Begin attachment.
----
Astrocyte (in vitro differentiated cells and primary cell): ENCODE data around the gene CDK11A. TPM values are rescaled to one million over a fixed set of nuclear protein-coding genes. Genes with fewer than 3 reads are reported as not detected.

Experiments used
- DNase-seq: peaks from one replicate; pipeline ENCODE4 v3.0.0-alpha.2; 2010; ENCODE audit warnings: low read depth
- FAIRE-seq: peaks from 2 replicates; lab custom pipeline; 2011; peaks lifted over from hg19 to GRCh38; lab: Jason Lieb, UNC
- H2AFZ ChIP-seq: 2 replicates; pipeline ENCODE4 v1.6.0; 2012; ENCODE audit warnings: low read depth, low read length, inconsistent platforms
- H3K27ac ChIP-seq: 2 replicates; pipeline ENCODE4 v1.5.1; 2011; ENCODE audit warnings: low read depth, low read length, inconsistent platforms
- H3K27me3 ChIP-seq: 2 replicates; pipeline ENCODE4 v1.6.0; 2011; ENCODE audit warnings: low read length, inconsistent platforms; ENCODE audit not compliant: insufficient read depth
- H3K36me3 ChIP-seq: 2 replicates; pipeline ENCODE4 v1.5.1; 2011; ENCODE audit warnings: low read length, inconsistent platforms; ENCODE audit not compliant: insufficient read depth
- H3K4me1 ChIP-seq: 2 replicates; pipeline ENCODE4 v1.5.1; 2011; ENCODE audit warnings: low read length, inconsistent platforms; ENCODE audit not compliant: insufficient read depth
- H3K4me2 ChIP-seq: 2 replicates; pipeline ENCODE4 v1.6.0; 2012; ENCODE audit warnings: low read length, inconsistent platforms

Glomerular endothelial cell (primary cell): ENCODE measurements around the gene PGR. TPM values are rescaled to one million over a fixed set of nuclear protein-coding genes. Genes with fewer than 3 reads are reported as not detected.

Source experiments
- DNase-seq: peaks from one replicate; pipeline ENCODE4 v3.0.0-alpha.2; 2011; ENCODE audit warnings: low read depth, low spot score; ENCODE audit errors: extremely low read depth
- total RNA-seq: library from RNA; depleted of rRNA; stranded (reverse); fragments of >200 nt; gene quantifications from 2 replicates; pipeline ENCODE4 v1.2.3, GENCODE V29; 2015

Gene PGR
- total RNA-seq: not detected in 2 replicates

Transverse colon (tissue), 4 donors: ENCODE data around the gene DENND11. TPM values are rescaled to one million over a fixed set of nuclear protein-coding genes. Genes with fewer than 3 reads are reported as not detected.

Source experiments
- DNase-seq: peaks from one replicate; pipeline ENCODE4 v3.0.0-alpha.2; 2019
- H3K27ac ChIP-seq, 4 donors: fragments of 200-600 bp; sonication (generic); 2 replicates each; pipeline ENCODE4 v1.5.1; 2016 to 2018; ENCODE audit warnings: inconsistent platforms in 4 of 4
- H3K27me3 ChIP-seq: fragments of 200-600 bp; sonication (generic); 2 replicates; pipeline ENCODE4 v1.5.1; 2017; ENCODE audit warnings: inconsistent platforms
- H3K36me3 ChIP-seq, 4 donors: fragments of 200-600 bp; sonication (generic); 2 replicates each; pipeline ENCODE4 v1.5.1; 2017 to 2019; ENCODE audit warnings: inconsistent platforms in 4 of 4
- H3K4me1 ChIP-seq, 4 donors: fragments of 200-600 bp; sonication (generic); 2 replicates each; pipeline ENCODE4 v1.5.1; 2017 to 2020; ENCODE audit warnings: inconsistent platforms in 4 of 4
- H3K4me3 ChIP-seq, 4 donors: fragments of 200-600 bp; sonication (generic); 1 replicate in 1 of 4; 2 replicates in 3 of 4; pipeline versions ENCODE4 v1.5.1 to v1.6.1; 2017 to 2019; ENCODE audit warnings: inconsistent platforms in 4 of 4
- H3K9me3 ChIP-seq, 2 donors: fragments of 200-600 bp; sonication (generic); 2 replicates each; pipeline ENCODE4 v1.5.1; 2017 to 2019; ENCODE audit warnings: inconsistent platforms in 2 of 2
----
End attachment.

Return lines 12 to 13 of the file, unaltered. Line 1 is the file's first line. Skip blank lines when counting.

Source experiments
- DNase-seq: peaks from one replicate; pipeline ENCODE4 v3.0.0-alpha.2; 2011; ENCODE audit warnings: low read depth, low spot score; ENCODE audit errors: extremely low read depth